On examination his vision was 6/18. There was slight greyish infiltration in the central part of the cornea with circumcorneal congestion. He was put on atropine, sulphacetamide and soframycin eye drops and chloromy­cetin eye ointment with systemic orisul. He was admitted in the ward on 26th December 1977 because of no improvement. There was still no staining. Same treat­ment was continued in the ward with svstemic septran tablets and subconjunctival genticyn. Smear examina­tion did not reveal bacteria or fungus. Swab from the keratic area was sent for culture for fungus infection. He was discharged on 3-1-1978 as per his request. Patient was re-admitted on 11-1-1978 with a dense white infiltration and greyish striae going to the periphery with hypopyon. Now staining was positive, vision was reduced to finger counting one metre.

He was again put on the same treatment with chloromycetin capsule systemically and neosporine eye ointment replacing chloromycetin locally along with B complex, vitamin C and A. Investigations like V.D.R.L., blood sugar, urine, stool were normal. E.S.R. was 24mm. first hour, Hb.% was 11 gms., culture report was received on 18th January 1978 as mucor grown with description given in introduction. Now all antibiotics both locally, systemically were stopped except atropine eye drops.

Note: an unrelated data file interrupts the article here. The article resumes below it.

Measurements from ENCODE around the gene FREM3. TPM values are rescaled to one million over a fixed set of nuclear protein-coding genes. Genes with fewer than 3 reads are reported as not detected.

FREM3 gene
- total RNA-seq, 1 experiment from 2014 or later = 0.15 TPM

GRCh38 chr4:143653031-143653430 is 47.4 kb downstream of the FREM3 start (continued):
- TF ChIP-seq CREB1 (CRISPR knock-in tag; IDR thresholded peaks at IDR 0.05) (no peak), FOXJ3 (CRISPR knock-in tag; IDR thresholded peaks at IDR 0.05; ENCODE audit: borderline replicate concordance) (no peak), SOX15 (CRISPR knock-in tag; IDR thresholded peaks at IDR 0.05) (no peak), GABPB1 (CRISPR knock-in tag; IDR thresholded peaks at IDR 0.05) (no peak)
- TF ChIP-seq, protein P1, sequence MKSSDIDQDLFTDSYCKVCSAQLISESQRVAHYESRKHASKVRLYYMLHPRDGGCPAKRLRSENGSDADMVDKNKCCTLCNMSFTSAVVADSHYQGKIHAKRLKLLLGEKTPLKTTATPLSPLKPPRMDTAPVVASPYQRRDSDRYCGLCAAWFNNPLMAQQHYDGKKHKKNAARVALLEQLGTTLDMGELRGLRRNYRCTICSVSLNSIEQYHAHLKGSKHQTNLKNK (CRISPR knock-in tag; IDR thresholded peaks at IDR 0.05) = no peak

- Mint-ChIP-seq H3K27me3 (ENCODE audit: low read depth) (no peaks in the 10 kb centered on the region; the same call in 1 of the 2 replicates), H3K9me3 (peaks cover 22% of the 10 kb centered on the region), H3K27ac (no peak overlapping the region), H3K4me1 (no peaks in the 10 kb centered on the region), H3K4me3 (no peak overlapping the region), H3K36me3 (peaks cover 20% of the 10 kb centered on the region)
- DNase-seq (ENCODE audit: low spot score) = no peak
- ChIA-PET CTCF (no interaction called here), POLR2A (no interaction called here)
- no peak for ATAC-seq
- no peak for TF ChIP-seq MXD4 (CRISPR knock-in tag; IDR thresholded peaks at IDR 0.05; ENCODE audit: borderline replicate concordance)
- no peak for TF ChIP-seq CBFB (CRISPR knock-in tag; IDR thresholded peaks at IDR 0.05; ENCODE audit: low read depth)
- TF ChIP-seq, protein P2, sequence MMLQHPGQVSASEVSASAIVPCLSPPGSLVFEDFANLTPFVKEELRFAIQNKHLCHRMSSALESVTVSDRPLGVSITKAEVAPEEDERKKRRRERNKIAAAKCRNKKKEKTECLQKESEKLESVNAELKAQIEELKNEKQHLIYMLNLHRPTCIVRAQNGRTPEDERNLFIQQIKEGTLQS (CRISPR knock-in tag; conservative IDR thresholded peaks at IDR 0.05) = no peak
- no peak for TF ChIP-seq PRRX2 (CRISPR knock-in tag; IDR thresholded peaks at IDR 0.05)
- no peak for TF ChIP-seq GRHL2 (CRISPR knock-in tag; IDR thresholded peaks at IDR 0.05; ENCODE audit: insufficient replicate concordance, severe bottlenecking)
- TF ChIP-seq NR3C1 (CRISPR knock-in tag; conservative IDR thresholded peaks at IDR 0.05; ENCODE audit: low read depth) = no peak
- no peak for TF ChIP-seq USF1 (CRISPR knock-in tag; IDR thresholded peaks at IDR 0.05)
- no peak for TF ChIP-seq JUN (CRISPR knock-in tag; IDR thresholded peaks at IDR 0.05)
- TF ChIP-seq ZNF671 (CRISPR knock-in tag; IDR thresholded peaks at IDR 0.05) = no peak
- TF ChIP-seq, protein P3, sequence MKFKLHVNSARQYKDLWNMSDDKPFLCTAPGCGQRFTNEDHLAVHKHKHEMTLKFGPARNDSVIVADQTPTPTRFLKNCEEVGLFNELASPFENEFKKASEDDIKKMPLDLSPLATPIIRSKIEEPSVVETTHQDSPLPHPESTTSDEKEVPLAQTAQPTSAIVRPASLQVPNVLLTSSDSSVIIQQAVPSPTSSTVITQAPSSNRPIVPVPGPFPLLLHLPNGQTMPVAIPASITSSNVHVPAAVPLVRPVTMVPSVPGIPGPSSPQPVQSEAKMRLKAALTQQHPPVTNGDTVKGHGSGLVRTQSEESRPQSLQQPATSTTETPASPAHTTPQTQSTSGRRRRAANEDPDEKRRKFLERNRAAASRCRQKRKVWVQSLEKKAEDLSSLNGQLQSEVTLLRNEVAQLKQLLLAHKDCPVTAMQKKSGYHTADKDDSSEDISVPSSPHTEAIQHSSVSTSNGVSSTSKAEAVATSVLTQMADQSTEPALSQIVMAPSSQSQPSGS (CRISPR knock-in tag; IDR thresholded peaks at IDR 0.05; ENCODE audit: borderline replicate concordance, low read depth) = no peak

Nystatin tablets one Q.I.D. with Vitamin C, B Complex and Vitamin A was started. Ulcer was cauter­ized with pure carbolic acid. Amphotericin B was procured from M/s Squibb company, Bombay and 0.5% eye drops prepared in distilled water were started at half hourly interval with Crooks collosal Iodine systemically. The picture was waxing and waning. Second carbolic acid cautery was done on 3-2-78. Patient developed severe headache on 5-2-78 with pain in the eye due to rise of intra ocular tension. Diamox one tablet twice a day with novalgin was started. Nystatin was stopped after 14 days therapy. On 7.2-78 subcon­junctival amphotericin B was given. On 8-2-78 Grisofulvin tablets two, three times a day were started systemically. Diamox was reduced to ˝ tablet twice a day.